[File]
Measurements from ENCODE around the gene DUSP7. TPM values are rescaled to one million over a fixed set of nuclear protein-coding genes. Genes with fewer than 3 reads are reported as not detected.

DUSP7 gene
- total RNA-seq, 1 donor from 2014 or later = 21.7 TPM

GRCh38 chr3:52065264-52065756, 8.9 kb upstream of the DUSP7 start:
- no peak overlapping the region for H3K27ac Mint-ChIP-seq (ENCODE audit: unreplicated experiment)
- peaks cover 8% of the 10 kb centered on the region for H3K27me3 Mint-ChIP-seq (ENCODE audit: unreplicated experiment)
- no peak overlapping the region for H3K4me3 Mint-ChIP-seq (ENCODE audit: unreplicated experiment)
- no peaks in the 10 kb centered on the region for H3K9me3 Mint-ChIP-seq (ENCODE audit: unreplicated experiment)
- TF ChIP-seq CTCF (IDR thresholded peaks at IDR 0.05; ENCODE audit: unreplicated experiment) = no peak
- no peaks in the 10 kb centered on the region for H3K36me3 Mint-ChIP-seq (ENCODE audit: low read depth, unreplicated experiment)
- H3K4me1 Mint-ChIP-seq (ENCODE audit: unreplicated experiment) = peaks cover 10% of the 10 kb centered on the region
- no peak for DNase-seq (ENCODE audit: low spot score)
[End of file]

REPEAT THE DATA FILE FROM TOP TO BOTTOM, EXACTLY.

Measurements from ENCODE around the gene DUSP7. TPM values are rescaled to one million over a fixed set of nuclear protein-coding genes. Genes with fewer than 3 reads are reported as not detected.

DUSP7 gene
- total RNA-seq, 1 donor from 2014 or later = 21.7 TPM

GRCh38 chr3:52065264-52065756, 8.9 kb upstream of the DUSP7 start:
- no peak overlapping the region for H3K27ac Mint-ChIP-seq (ENCODE audit: unreplicated experiment)
- peaks cover 8% of the 10 kb centered on the region for H3K27me3 Mint-ChIP-seq (ENCODE audit: unreplicated experiment)
- no peak overlapping the region for H3K4me3 Mint-ChIP-seq (ENCODE audit: unreplicated experiment)
- no peaks in the 10 kb centered on the region for H3K9me3 Mint-ChIP-seq (ENCODE audit: unreplicated experiment)
- TF ChIP-seq CTCF (IDR thresholded peaks at IDR 0.05; ENCODE audit: unreplicated experiment) = no peak
- no peaks in the 10 kb centered on the region for H3K36me3 Mint-ChIP-seq (ENCODE audit: low read depth, unreplicated experiment)
- H3K4me1 Mint-ChIP-seq (ENCODE audit: unreplicated experiment) = peaks cover 10% of the 10 kb centered on the region
- no peak for DNase-seq (ENCODE audit: low spot score)